Friday, December 05, 2014

The Role of Non-Governmental Organizations in the Ebola Crisis

Map: Centers for Disease Control and Prevention
There are at least 65 non-governmental organizations are providing some sort of direct or indirect assistance in the fight to control the Ebola outbreak  in West Africa. Some of the names on the list compiled by US Agency for International Development (USAID) are familar and others are not as familiar  Among those agencies and NGOs I recognized are CARE, Doctors Without Borders, United Methodist Committee on Relief, Unicef, World Food Programme, Catholic Relief Services, Episcopal Relief and Development, Save the Children and World Vision. And these are just the organizations with some connection to the US. There are probably many NGOss from Europe, Japan, Canada and other areas assisting with the crisis.

So with so many organizations involved in addressing the crisis, how do you prevent duplication of efforts?  Is there a mechanism for these organizations to work together? I'm sure many of these organizations find a way to work together and with government agencies. Would you believe the U.S. State Department has an NGO handbook?  Chapter 6 addresses cooperative efforts. "Community needs are too numerous and society’s problems are too complex. "Your NGO needs to work with other NGOs and your government to accomplish your goals...Through partnerships with other NGOs, and the public sector, you gain access to new resources, including funding and in-kind support as well as information, expertise and skills."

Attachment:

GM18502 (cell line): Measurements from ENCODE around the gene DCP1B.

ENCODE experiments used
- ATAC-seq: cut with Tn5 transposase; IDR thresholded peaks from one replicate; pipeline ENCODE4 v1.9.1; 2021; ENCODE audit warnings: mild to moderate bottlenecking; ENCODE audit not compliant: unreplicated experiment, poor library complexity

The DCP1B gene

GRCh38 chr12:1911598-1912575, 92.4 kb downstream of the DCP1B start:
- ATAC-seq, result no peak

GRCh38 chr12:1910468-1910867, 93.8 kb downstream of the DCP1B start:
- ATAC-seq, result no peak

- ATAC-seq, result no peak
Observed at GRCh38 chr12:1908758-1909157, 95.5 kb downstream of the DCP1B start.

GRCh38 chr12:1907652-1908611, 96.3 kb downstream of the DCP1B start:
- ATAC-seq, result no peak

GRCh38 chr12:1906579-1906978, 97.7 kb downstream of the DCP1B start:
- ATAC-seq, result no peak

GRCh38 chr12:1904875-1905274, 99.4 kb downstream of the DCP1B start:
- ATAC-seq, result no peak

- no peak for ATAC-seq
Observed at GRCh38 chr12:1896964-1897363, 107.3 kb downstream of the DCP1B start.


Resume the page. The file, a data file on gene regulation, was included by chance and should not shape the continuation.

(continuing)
The NGOs working directly in the countries affected by Ebola face some challenges, according to Sam Worthington, President and CEO of InterAction, an alliance of U.S.-based nongovernmental international organizations. "The current Ebola outbreak...presents a unique situation for international NGOs. It began in Lofa County in northern Liberia, in which most of the health infrastructure was destroyed during the country’s recent civil war,"  Worthington said in an interview with  The Georgetown Journal of International Affairs. 

CARE's project includes the distribution of hundreds of #Ebola posters in Sierra Leone as part of  its effort to work  health officials in West Africa to help educate the public about the disease. (See a sample of the poster below). "Experts agree—to #EndEbola everywhere requires stopping it in West Africa. CARE is expanding lifesaving hygiene programs in Sierra Leone and Liberia that are helping stop the transmission of this deadly virus. Prevention is the best cure," said the humanitarian organization.

"As relief and recovery efforts evolve, these organizations tailor their work to meet the changing needs of people and communities," said USAID. "Monetary donations enable responding organizations to react with speed and specificity in critical sectors now and as communities recover. Even a small donation can have great impact. Monetary donations save lives and money." To support any of the organizations working in West Africa, please visit USAID site for links to each of the 65 NGOs. .

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